Doomsday predictions are lots of fun... unless they come true. One of the most recent has been about an Ebola epidemic in the US. While some people staunchly said Ebola was no threat to the US, it was a major campaign issue in the midterm elections and remains a concern for many people. Many were convinced that Ebola would be a seious challenge to our healthcare system and our safety. Just a few weeks later, America has been declared Ebola-free.
No doubt new cases will crop up. And sadly, the epidemic will continue in places with less developed healthcare systems. But because of hard work by medical professionals and the difficulty of actually passing Ebola, the October Ebola outbreaks did not become widespread.
The history of mankind's relationship with technology is chock full of bad predictions. Steve Ballmer famously predicted the iPhone would be a failure. Lots of people said humans would never fly. There was once something called a sound barrier for a reason. It is easy to predict the demise of a technology.
But what about the entire world? History has some famous moments where someone predicted that a failure in technology, or a technology itself, would destroy life on the planet as we know it. It takes some serious guts to make a prediction like that, especially since by definition every one of those predictions is still wrong.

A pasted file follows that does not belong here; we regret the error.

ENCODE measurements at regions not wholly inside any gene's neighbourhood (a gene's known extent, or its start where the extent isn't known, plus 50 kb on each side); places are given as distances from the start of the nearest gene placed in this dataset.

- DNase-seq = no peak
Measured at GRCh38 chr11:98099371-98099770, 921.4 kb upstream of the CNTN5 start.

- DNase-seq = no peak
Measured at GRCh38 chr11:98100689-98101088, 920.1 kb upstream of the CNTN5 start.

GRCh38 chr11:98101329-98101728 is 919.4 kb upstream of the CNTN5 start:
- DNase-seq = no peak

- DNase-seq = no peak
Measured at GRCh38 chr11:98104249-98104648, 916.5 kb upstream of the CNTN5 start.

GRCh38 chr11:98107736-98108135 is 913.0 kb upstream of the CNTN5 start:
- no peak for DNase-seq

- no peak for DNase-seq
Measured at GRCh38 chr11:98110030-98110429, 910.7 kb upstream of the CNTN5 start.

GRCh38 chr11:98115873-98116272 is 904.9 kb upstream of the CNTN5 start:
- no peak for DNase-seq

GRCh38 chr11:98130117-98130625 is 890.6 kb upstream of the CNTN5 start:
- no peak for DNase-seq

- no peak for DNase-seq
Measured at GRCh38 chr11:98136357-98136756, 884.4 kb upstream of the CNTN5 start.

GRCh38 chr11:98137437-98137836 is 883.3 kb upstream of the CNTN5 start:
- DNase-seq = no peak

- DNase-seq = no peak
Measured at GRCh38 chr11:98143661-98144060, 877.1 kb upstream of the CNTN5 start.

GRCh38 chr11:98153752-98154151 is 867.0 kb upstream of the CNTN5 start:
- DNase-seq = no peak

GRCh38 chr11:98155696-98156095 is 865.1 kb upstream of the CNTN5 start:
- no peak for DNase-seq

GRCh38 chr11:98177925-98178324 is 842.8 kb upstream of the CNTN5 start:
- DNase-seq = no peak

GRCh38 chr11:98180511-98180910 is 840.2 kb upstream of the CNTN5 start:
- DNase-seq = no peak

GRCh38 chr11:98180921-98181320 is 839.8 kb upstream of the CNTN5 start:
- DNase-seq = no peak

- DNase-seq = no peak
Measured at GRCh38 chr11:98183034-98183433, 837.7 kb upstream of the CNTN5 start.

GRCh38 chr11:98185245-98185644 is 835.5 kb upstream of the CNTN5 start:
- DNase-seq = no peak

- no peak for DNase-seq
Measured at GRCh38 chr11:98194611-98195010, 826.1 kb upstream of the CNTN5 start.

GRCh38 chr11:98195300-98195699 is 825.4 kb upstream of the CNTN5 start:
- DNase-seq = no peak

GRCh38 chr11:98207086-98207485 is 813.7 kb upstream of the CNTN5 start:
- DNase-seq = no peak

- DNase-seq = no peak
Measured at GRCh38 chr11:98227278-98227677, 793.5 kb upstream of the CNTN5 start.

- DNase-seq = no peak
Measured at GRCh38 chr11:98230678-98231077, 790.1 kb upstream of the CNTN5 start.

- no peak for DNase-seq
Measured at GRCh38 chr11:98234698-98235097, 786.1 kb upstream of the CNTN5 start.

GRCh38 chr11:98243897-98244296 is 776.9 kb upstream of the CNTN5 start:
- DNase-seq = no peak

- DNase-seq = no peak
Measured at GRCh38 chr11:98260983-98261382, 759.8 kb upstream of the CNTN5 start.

In case you missed it, we're all still here. Yet, that doesn't keep people from making predictions. And we still hear frequent prognostications that technology will destroy life on Earth.
Will it? Maybe. You have to figure that, if we keep guessing, one of these times someone will be right. On the other hand, history tells us that we can deal with all that stuff that we believe is so dangerous -- either because the technology isn't as scary as we thought or we work hard to get around the threat when we discover it.
So, before we look at the three current biggest technological threats to our human existence, let's have a look at the past to see what was supposed to get us. Click the arrow below to start the slide show, and then tell us in the comments which technologies keep you up at night.
(Source: futureatlas.com)David has been writing on business and technology for over 10 years and was most recently Managing Editor at Enterpriseefficiency.com. Before that he was an Assistant Editor at MIT Sloan Management Review, where he covered a wide range of business topics including IT, ... View Full Bio